TO BROOKLYN. - HER BROTHER'S SUCCESS AS A MINISTER. - LETTERS
FROM HARTFORD AND BOSTON. - ARRIVES IN BRUNSWICK. - HISTORY OF THE
SLAVERY AGITATION. - PRACTICAL WORKING OF THE FUGITIVE SLAVE
LAW. - MRS. EDWARD BEECHER'S LETTER TO MRS. STOWE AND ITS
EFFECT. - DOMESTIC TRIALS. - BEGINS TO WRITE "UNCLE TOM'S CABIN"
AS A SERIAL FOR THE "NATIONAL ERA." - LETTER TO FREDERICK
DOUGLASS. - "UNCLE TOM'S CABIN" A WORK OF RELIGIOUS EMOTION 126


CHAPTER VII.

UNCLE TOM'S CABIN, 1852.

"UNCLE TOM'S CABIN" AS A SERIAL IN THE "NATIONAL ERA." - AN
OFFER FOR ITS PUBLICATION IN BOOK FORM. - WILL IT BE A
SUCCESS? - AN UNPRECEDENTED CIRCULATION. - CONGRATULATORY
MESSAGES. - KIND WORDS FROM ABROAD. - MRS. STOWE TO THE EARL OF
CARLISLE. - LETTERS FROM AND TO LORD SHAFTESBURY. - CORRESPONDENCE
WITH ARTHUR HELPS 156


CHAPTER VIII.

FIRST TRIP TO EUROPE, 1853.

THE EDMONDSONS. - BUYING SLAVES TO SET THEM FREE. - JENNY
LIND. - PROFESSOR STOWE IS CALLED TO ANDOVER. - FITTING UP THE NEW
HOME. - THE "KEY TO UNCLE TOM'S CABIN." - "UNCLE TOM" ABROAD. - HOW
IT WAS PUBLISHED IN ENGLAND. - PREFACE TO THE EUROPEAN
EDITION. - THE BOOK IN FRANCE. - IN GERMANY. - A GREETING FROM
CHARLES KINGSLEY. - PREPARING TO VISIT SCOTLAND. - LETTER TO MRS.
FOLLEN 178


CHAPTER IX.

SUNNY MEMORIES, 1853.

CROSSING THE ATLANTIC. - ARRIVAL IN ENGLAND. - RECEPTION IN
LIVERPOOL. - WELCOME TO SCOTLAND. - A GLASGOW TEA-PARTY. - EDINBURGH
HOSPITALITY. - ABERDEEN. - DUNDEE AND BIRMINGHAM. - JOSEPH
STURGE. - ELIHU BURRITT. - LONDON. - THE LORD MAYOR'S
DINNER. - CHARLES DICKENS AND HIS WIFE 205


CHAPTER X.

FROM OVER THE SEA, 1853.

THE EARL OF CARLISLE. - ARTHUR HELPS. - THE DUKE AND DUCHESS OF
ARGYLL. - MARTIN FARQUHAR TUPPER. - A MEMORABLE MEETING AT
STAFFORD HOUSE. - MACAULAY AND DEAN MILMAN. - WINDSOR
CASTLE. - PROFESSOR STOWE RETURNS TO AMERICA. - MRS. STOWE ON THE
CONTINENT. - IMPRESSIONS OF PARIS. - EN ROUTE TO SWITZERLAND AND
GERMANY. - BACK TO ENGLAND. - HOMEWARD BOUND 228


CHAPTER XI.

HOME AGAIN, 1853-1856.

ANTI-SLAVERY WORK. - STIRRING TIMES IN THE UNITED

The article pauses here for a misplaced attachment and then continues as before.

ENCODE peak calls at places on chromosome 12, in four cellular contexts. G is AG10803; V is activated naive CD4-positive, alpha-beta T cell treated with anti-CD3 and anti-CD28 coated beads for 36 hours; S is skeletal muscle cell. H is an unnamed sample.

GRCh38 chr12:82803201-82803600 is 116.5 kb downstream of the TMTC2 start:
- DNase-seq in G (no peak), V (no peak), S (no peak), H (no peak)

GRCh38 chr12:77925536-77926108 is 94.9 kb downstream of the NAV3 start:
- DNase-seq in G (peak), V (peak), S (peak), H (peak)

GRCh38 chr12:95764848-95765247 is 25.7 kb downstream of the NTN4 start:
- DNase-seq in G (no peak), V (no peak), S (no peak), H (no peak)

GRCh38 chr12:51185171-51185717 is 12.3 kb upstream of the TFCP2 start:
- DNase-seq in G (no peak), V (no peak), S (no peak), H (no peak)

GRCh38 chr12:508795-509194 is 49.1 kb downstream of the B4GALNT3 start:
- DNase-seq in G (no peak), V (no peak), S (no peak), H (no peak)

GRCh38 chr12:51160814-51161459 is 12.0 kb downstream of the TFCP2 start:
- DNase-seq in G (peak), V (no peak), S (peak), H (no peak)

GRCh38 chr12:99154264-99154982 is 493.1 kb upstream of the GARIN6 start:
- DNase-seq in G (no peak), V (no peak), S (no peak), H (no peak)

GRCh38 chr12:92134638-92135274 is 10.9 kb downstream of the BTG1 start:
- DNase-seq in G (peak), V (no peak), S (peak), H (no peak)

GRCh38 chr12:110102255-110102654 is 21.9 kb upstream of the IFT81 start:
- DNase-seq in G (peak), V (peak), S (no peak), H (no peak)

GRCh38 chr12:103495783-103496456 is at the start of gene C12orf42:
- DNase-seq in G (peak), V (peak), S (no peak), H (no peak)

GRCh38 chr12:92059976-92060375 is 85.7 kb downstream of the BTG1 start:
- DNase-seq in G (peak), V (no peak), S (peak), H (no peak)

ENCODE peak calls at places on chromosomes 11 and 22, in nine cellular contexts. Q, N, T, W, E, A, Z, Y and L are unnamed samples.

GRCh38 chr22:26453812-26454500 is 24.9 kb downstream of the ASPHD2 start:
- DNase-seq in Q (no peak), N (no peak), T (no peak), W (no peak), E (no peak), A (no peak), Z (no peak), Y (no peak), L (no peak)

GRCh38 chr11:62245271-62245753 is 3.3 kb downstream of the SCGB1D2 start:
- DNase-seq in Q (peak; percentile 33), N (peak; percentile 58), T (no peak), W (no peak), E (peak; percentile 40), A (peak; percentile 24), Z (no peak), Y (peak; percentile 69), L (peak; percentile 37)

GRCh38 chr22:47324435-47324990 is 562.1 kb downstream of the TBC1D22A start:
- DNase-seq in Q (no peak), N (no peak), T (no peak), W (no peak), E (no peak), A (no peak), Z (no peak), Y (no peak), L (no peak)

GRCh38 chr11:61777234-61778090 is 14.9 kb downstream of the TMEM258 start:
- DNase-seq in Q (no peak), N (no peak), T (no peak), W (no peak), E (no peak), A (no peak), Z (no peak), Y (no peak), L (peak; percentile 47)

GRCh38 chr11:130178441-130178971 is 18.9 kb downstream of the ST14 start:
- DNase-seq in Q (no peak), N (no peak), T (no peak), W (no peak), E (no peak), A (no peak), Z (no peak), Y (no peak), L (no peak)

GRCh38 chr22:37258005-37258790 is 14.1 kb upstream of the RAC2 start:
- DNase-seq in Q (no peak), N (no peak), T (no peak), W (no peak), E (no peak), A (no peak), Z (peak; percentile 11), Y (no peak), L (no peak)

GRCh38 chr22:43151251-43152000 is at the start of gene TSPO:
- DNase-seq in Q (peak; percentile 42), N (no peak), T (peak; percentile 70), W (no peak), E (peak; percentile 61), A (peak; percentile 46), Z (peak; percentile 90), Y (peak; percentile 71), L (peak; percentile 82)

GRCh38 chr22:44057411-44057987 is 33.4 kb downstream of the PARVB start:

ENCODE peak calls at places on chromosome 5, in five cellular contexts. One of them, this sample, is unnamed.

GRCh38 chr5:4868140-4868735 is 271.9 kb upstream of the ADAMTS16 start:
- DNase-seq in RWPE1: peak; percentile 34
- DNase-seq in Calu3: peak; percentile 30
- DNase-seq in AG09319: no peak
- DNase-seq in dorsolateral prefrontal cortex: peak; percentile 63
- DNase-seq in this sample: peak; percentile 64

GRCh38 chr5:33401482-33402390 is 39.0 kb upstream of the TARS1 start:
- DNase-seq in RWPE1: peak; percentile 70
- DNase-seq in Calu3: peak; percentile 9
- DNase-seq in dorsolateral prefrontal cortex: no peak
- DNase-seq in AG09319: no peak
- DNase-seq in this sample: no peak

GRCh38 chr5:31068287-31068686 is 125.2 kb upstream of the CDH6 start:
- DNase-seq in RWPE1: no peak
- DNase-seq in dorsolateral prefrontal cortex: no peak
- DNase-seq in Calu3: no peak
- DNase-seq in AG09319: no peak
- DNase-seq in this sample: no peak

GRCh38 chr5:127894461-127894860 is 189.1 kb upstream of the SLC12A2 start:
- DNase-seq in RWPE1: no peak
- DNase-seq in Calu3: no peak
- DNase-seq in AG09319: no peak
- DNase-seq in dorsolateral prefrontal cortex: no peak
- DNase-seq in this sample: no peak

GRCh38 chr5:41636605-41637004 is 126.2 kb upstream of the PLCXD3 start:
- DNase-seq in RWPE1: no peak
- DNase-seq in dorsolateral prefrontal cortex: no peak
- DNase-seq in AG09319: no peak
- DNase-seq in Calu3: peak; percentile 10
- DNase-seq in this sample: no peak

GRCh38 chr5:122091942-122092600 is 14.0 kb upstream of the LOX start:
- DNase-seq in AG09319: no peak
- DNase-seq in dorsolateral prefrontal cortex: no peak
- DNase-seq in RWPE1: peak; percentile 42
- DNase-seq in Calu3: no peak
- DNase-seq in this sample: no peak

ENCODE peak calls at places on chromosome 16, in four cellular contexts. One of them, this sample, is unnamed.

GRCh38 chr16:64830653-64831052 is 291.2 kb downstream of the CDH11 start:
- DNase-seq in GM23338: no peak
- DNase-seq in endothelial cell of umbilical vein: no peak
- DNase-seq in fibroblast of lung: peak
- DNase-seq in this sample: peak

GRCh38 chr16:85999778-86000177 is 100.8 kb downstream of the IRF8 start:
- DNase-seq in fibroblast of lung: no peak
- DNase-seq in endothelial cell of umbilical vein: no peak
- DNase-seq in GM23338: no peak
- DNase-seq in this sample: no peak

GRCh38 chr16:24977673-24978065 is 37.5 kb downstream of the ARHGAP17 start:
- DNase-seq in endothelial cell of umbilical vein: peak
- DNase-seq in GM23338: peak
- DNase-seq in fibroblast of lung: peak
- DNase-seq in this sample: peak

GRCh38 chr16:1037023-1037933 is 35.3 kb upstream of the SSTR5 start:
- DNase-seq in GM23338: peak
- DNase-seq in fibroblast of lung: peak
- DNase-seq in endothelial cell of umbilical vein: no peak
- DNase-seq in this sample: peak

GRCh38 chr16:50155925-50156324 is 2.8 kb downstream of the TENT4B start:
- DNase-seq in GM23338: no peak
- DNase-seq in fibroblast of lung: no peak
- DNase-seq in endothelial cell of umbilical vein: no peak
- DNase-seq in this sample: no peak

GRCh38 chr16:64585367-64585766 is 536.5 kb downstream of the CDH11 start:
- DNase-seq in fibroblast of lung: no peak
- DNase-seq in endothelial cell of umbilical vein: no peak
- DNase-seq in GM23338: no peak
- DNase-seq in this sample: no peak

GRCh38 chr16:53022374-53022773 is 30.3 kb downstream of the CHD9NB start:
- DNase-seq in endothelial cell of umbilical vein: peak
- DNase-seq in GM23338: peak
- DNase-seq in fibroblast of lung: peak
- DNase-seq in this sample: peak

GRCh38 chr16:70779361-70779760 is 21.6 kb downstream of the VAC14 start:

STATES. - ADDRESS TO THE LADIES OF GLASGOW. - APPEAL TO THE WOMEN
OF AMERICA. - CORRESPONDENCE WITH WILLIAM LLOYD GARRISON. - THE
WRITING OF "DRED." - FAREWELL LETTER FROM GEORGIANA MAY. - SECOND
VOYAGE TO ENGLAND 250

CHAPTER XII.

DRED, 1856.

SECOND VISIT TO ENGLAND. - A GLIMPSE AT THE QUEEN. - THE DUKE OF
ARGYLL AND INVERARY. - EARLY CORRESPONDENCE WITH LADY
BYRON. - DUNROBIN CASTLE AND ITS INMATES. - A VISIT TO STOKE
PARK. - LORD DUFFERIN. - CHARLES KINGSLEY AT HOME. - PARIS
REVISITED. - MADAME MOHL'S RECEPTIONS 270

CHAPTER XIII.

OLD SCENES REVISITED, 1856.

EN ROUTE TO ROME. - TRIALS OF TRAVEL. - A MIDNIGHT ARRIVAL AND
AN INHOSPITABLE RECEPTION. - GLORIES OF THE ETERNAL CITY. - NAPLES
AND VESUVIUS. - VENICE. - HOLY WEEK IN ROME. - RETURN TO
ENGLAND. - LETTER FROM HARRIET MARTINEAU ON "DRED." - A WORD FROM
MR. PRESCOTT ON "DRED." - FAREWELL TO LADY BYRON 294


CHAPTER XIV.

THE MINISTER'S WOOING, 1857-1859.

DEATH OF MRS. STOWE'S OLDEST SON. - LETTER TO THE DUCHESS OF
SUTHERLAND. - LETTER TO HER DAUGHTERS IN PARIS. - LETTER TO HER
SISTER CATHERINE. - VISIT TO BRUNSWICK AND ORR'S ISLAND. - WRITES
"THE MINISTER'S WOOING" AND "THE PEARL OF ORR'S ISLAND." - MR.
WHITTIER'S COMMENTS. - MR. LOWELL ON "THE MINISTER'S
WOOING." - LETTER TO MRS. STOWE FROM MR. LOWELL. - JOHN RUSKIN
ON "THE MINISTER'S WOOING." - A YEAR OF SADNESS. - LETTER TO LADY
BYRON. - LETTER TO HER DAUGHTER. - DEPARTURE FOR EUROPE 315


CHAPTER XV.

THE THIRD TRIP TO EUROPE, 1859.

THIRD VISIT TO EUROPE. - LADY BYRON ON "THE MINISTER'S
WOOING." - SOME FOREIGN PEOPLE AND THINGS AS THEY APPEARED TO
PROFESSOR STOWE. - A WINTER IN ITALY. - THINGS UNSEEN AND
UNREVEALED. - SPECULATIONS CONCERNING SPIRITUALISM. - JOHN
RUSKIN. - MRS. BROWNING. - THE RETURN TO AMERICA. - LETTERS TO DR.
HOLMES 343


CHAPTER XVI.

THE CIVIL WAR, 1860-1865.

THE OUTBREAK OF CIVIL WAR. - MRS. STOWE'S SON
ENLISTS. - THANKSGIVING DAY IN WASHINGTON. - THE PROCLAMATION OF
EMANCIPATION. - REJOICINGS IN BOSTON. - FRED STOWE AT
GETTYSBURG. - LEAVING ANDOVER AND SETTLING IN HARTFORD. - A REPLY
TO THE WOMEN OF ENGLAND. - LETTERS FROM JOHN BRIGHT, ARCHBISHOP
WHATELY, AND NATHANIEL HAWTHORNE 363


CHAPTER XVII.

FLORIDA, 1865-1869.

LETTER TO DUCHESS OF ARGYLL. - MRS. STOWE DESIRES TO HAVE A HOME
AT THE SOUTH. - FLORIDA THE BEST FIELD FOR DOING GOOD. - SHE BUYS
A PLACE AT MANDARIN. - A CHARMING WINTER RESIDENCE. - "PALMETTO
LEAVES." - EASTER SUNDAY AT MANDARIN. - CORRESPONDENCE WITH DR.
HOLMES. - "POGANUC PEOPLE." - RECEPTIONS IN NEW ORLEANS AND